Some students of Ladoke Akintola University of Technology (LAUTECH), Ogbomoso, have won a $500 prize for the Diversity, Equity and Inclusion Award at the 13th annual Global Health Technologies competition organised by the Rice University, Houston, Texas.
The annual competition anchored by the Rice 360 Institute for Global Health Technologies features student teams from universities across the world who present low-cost technologies designed to address global health challenges in resource-limited settings.
At the 13th annual competition held on 21 April, Team Pathfinder from Nigeria’s LAUTECH won the Equity, Diversity and Inclusion Award.
The team is led by two students of the Department of Mechanical Engineering in LAUTECH- Taoheed Oyewo and Emmanuel Ayanwole.
Other members of the team, according to Rice University, include John Coker, Patrick Obumselu and Victoria Akintayo.
“They were recognised for best addressing diversity, equity and inclusion throughout the process of designing an accessibility-focused sanitary seat and cover to be used with open toilets, which are common throughout the world,” the institution posted on its website.
The Nigerian students are part of winners from 27 teams from eight countries including Bangladesh, Canada, Colombia, Kenya, Malawi, Tanzania, and the United States who participated in the competition.
For the competition, Team Pathfinider presented a modified pit-latrine system that simultaneously addresses Water, Sanitation and Hygiene and offers users a hygienic and inclusive toilet solution. The team called it a Disability Inclusive Latrine PAN (DILPAN).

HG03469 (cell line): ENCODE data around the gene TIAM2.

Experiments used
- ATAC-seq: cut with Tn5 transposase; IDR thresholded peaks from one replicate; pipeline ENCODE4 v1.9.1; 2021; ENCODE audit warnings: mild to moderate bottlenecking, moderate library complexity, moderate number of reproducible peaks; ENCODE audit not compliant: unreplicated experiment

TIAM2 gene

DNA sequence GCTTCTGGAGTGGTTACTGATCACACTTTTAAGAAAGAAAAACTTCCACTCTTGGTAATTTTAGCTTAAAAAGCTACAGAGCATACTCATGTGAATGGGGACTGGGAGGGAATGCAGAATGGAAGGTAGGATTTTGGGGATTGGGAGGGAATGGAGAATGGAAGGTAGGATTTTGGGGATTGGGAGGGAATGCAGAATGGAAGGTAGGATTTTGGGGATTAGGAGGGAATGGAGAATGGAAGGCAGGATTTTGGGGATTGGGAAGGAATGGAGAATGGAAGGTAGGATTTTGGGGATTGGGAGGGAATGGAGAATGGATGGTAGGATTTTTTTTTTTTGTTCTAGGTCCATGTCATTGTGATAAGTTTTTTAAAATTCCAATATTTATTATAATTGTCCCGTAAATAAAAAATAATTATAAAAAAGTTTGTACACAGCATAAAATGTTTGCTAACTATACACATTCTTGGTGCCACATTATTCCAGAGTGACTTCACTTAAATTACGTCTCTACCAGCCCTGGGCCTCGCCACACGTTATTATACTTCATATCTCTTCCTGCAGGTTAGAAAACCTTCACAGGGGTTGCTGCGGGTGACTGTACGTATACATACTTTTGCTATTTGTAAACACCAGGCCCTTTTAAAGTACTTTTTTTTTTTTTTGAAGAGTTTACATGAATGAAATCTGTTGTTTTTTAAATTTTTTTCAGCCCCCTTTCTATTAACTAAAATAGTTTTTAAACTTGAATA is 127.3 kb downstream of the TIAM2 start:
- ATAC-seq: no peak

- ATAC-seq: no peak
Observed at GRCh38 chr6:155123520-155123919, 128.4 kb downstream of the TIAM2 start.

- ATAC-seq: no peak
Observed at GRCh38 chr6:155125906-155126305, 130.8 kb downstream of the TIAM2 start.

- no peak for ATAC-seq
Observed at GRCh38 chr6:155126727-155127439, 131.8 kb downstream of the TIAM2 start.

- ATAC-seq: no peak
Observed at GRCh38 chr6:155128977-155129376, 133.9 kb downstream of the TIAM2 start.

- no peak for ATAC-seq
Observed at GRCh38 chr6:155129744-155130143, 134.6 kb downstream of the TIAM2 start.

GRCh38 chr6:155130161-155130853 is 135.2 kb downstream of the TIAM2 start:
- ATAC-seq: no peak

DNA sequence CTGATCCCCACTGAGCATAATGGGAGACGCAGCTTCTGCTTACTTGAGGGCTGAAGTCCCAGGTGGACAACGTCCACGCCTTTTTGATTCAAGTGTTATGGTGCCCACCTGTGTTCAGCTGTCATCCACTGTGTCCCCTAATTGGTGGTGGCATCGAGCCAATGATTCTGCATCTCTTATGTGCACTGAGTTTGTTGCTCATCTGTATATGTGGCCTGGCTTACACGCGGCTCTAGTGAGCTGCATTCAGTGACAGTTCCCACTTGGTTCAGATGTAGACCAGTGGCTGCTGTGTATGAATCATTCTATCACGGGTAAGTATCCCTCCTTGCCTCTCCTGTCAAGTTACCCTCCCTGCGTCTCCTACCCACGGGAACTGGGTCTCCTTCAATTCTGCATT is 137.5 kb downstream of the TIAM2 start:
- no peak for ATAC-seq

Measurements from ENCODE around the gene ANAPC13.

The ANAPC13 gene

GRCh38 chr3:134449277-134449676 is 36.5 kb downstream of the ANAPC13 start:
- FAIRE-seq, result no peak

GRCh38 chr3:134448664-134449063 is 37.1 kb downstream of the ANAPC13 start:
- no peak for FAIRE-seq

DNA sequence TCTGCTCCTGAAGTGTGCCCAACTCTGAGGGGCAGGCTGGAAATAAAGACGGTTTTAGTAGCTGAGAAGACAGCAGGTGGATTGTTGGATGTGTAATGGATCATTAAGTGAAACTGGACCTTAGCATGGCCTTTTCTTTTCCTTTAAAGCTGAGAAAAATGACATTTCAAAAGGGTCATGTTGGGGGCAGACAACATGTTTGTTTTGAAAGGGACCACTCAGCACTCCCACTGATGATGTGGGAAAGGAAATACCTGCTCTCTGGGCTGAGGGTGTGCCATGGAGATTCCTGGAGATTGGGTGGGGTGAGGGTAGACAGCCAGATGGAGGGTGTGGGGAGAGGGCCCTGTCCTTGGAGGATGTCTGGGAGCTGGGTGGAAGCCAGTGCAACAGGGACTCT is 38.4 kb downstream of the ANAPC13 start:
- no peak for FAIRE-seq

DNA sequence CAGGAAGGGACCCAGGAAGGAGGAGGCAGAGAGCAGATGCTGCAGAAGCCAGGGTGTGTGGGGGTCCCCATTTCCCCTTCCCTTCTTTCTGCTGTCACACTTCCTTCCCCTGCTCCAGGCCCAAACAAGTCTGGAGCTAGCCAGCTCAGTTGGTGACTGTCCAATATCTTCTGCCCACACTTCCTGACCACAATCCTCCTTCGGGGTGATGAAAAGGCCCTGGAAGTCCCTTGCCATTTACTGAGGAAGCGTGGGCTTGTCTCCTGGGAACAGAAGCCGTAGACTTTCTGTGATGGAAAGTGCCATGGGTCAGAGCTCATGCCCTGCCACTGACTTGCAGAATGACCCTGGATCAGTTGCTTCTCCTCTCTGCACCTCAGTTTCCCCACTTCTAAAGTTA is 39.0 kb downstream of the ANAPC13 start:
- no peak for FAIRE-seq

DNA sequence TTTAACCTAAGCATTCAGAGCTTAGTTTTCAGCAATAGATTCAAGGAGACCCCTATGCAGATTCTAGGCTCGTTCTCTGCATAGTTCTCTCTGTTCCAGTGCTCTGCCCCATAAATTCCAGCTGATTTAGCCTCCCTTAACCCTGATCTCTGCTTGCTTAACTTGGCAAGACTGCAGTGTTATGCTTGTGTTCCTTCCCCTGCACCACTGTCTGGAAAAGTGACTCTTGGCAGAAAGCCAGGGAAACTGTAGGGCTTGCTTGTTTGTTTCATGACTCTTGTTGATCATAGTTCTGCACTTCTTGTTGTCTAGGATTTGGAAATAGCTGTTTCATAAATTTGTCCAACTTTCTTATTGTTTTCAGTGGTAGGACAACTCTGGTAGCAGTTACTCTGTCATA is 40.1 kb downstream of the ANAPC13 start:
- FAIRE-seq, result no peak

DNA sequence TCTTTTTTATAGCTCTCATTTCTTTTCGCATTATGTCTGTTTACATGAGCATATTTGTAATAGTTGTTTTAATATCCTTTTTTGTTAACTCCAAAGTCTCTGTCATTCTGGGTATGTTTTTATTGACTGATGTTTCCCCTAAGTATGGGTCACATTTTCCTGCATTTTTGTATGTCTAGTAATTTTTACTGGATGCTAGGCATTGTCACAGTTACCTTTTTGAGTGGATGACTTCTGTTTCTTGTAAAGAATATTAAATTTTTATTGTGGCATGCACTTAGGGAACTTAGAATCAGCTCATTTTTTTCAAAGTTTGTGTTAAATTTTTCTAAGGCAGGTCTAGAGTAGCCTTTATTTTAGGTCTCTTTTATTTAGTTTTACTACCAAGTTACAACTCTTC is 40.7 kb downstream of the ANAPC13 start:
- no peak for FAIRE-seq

Mr Oyewo told Premium Times that DILPAN is designed to be installed on existing pit latrines.
“Its features help improve hygiene and enhance accessibility and inclusiveness,” he said. “The system is based on a self-closing mechanism (trapdoor) that prevents odour, flies and other pests in the pit from gaining access into the pan and consequently minimises spread of diseases.”
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He added that the trapdoor opens when faeces are dropped on the door thereby allowing the faeces to go into the pit and closes when no load is placed on it.”
A team of undergraduate students from Washington University in St. Louis, Fistula Fighters, won first place at the competition with their design of a custom-fitted urine collection cup and bag that are discretely integrated into a pair of bicycle shorts that can be worn under skirts or pants.
Team Fistula Fighters’ innovation addresses the management of urinary incontinence caused by a vesicovaginal fistula, an abnormal opening between the bladder and vaginal wall that causes involuntary discharge of urine from the vagina. Team Fistula Fighters also took home a $500 prize.
The Second place prize of $350 went to Rice’s Team TestTSH for its novel design of an easy-to-read, low-cost thyroid hormone test for newborns.
Saint Louis University’s Team Anemia Assessment in Resource-Poor Regions took the $250 prize for third place.
The Crystal Sea Award, a $500 prize for the project that best expanded innovation in materials sciences or digital innovation, went to Team Baby Belt from Bangladesh University for Engineering and Technology.
The team created a low-cost fetal heartbeat and uterine contraction monitor that can be used in the home to detect signs of preterm labour.
The $350 People’s Choice Award went to Team BambasúAid from Universidad de Los Andes, Colombia.
Qosim Suleiman is a reporter at Premium Times in partnership with Report for the World, which matches local newsrooms with talented emerging journalists to report on under-covered issues around the globe.Inline image
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